Dr Ian C. Murphy 1936-2016

An appreciation from David Briggs, Nigel Hopkins and Caroline Lovelock.

We were extremely saddened by the loss of Ian Murphy who died on 6 September last, after a long-standing illness. During this time he was cared for with unwavering dedication and compassion by his wife Doreen.

Ian gained an honours degree in psychology from the University of Sheffield at the age of 22. His doctoral research explored psychophysiological stress responses in mentally abnormal offenders.  Ian’s first post as a clinical psychologist was at the Whitely Wood Clinic in Sheffield, then a unit for people diagnosed with the ‘neuroses’ and home of the university’s Psychiatry Department. Professor E. Stengel headed the clinic, under whose guidance Ian had previously written his undergraduate dissertation on suicide. At Whitely Wood Clinic Ian carried out behaviour therapies in those early days of applied behaviourism, and immediately after the first studies had been published.

Ian’s next post was at the Child Guidance Clinic in Sheffield where he worked for nine years. This provided him with the opportunity to learn psychotherapy along Jungian lines. Ian then returned to work for the NHS, initially at St John’s Hospital in Lincoln, transferring after a year to Shirle Hill Hospital in Sheffield where he stayed until his retirement, working with children with a range of serious and intractable mental health problems.

With an appetite for work, Ian always carried a large outpatient caseload, directly referred by local GPs, neurologists, psychiatrists and paediatricians, this in addition to his inpatient work.  For many years he also worked half a day a week in each of two GP surgeries consulting to adult clients.

One of Ian’s special interests for several years was group psychotherapy, running psychotherapy groups for adults in the evenings and for adolescents in the day. His ease of contact was a great therapeutic asset and it was accompanied by great interpersonal sensitivity. He would ensure no individual‘s efforts to be heard were missed. 

Ian had the ability to mask his shyness. Long before coming across researched techniques for managing social anxiety Ian had developed the skill of shifting attention away from himself by focusing on others in conversation. He was a wonderful listener.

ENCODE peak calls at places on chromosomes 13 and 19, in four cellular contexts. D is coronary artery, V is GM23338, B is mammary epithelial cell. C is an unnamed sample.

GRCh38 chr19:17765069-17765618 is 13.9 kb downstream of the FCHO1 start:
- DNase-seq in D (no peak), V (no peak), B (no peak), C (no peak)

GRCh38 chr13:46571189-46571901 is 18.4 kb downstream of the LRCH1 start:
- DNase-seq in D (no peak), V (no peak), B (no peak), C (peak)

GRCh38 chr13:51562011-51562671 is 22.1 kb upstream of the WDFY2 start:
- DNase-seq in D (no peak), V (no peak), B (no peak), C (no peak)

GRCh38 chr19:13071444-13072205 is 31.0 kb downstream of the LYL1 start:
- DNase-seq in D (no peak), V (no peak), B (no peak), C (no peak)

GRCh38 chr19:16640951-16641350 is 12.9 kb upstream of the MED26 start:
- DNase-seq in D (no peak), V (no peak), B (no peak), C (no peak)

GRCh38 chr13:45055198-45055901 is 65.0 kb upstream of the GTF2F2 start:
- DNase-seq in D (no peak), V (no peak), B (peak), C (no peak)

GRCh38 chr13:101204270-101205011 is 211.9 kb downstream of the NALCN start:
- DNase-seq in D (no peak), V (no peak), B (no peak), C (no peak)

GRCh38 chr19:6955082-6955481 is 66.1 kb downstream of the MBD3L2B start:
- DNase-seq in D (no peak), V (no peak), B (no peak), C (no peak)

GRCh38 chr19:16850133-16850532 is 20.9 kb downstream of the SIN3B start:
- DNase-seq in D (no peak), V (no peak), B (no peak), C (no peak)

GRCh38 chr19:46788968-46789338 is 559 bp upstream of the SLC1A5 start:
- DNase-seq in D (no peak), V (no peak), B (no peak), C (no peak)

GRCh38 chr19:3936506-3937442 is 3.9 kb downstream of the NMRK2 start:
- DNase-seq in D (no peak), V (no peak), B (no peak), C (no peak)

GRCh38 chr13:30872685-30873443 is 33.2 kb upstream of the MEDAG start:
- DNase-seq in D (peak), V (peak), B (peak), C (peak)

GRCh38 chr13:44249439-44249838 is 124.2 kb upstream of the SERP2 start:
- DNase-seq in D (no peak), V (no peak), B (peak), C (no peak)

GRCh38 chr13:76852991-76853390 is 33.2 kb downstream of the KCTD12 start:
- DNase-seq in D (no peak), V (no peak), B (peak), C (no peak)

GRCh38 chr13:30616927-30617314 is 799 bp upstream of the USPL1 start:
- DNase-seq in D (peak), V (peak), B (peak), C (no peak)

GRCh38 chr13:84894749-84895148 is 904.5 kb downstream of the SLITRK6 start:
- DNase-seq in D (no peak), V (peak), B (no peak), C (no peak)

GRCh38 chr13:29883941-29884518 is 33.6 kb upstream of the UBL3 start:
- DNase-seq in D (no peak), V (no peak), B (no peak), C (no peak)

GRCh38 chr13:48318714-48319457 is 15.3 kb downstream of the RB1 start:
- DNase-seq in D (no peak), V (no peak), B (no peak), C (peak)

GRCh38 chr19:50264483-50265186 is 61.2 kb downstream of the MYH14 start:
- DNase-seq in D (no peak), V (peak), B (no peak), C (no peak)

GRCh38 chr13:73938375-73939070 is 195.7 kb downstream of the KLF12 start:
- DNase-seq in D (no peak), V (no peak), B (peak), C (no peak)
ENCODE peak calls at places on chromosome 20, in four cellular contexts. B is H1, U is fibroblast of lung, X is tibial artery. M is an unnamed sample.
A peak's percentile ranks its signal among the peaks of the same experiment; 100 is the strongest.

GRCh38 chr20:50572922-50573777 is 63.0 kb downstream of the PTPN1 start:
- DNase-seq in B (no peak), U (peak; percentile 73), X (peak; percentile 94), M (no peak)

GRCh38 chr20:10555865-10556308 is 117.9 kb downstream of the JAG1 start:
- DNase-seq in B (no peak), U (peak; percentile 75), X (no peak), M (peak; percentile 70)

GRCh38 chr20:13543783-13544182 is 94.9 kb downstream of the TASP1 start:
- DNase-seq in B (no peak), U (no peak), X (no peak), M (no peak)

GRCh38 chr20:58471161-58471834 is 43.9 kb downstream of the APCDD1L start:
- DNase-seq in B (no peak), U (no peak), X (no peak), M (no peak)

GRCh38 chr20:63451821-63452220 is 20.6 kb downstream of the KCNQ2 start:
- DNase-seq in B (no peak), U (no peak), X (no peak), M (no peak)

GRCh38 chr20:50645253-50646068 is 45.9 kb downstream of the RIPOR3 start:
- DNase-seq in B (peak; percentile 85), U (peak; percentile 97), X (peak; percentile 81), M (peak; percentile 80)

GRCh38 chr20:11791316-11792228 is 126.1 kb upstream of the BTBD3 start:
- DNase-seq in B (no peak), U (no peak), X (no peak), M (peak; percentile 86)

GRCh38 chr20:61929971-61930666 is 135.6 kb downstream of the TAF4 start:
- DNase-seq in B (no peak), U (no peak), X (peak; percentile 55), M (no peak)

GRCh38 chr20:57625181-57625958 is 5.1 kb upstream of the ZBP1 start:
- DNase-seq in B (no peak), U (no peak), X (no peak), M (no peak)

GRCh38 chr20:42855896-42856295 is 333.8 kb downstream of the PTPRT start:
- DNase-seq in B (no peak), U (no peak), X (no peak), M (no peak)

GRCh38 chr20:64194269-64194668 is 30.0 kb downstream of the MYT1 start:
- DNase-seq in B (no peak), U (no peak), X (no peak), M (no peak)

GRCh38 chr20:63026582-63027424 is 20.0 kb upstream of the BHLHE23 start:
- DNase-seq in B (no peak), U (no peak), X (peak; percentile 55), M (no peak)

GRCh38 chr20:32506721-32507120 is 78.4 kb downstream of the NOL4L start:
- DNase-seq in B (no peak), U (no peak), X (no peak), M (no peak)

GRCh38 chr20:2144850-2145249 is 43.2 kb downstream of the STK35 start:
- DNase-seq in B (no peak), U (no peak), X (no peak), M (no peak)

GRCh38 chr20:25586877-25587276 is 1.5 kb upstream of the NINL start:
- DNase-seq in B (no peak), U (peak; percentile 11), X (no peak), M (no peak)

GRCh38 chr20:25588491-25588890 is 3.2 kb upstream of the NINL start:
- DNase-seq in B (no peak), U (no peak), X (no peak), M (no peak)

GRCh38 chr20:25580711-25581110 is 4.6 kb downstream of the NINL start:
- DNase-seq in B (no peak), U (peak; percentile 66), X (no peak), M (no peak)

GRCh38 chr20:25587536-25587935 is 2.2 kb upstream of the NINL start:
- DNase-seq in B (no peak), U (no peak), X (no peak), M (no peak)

From the perspective on those of us who were his trainee clinical psychologists, and later as qualified clinical psychologists who worked with him, Ian was fastidious in his work with clients; his overarching approach was one which focused on, and indeed celebrated, individual differences. To a generation of trainee clinical psychologists he introduced the concept of collaborative formulation, secure in his frameworks for understanding psychopathology yet encouraging of the models and outlook of those emerging fresh from their undergraduate education. His style as mentor, supervisor, and coach was full of humour, tolerance and empathy. Ian worked best with colleagues who shared his view of what it meant to be a professional. He strongly believed in ‘managing’ his junior colleagues by discussing our issues, but we did not feel over-managed. It felt more as if we were ‘looked after’. This was in contrast to the mainstream management style at the time. For us those were golden days. 

Ian had little truck with bureaucratic fashions and the self-aggrandising behaviour of colleagues who had strayed away from keeping clients at the forefront of practice. A wonderful blend of mischief, stubbornness and compassion made him particularly effective when working in challenging and complex scenarios, none more so than in the family courts. Many children were given the opportunity to achieve their potential and now function as healthy adults thanks to Ian’s persistence, his preparedness to take a long-term perspective on change, and his willingness to go the extra mile

Reflecting on his clinical work, Ian had said, ‘Throughout my career, in the wide range of abnormalities and troubles, sexual abuse has always been there, even before the term was there.’ Always aiming to be a scientist practitioner, he became drawn into some of the legal controversies around ‘group’ cases of possible or actual false allegations.

Outside of work Ian had been a talented musician including church organist. In keeping with his modest manner, personal knowledge of him came slowly, but like a good novel he showed rather than told. We shall miss his counsel, his sense of the ridiculous, and his compassion.

David Briggs, Nigel Hopkins and Caroline Lovelock

Chartered Psychologists in private practice

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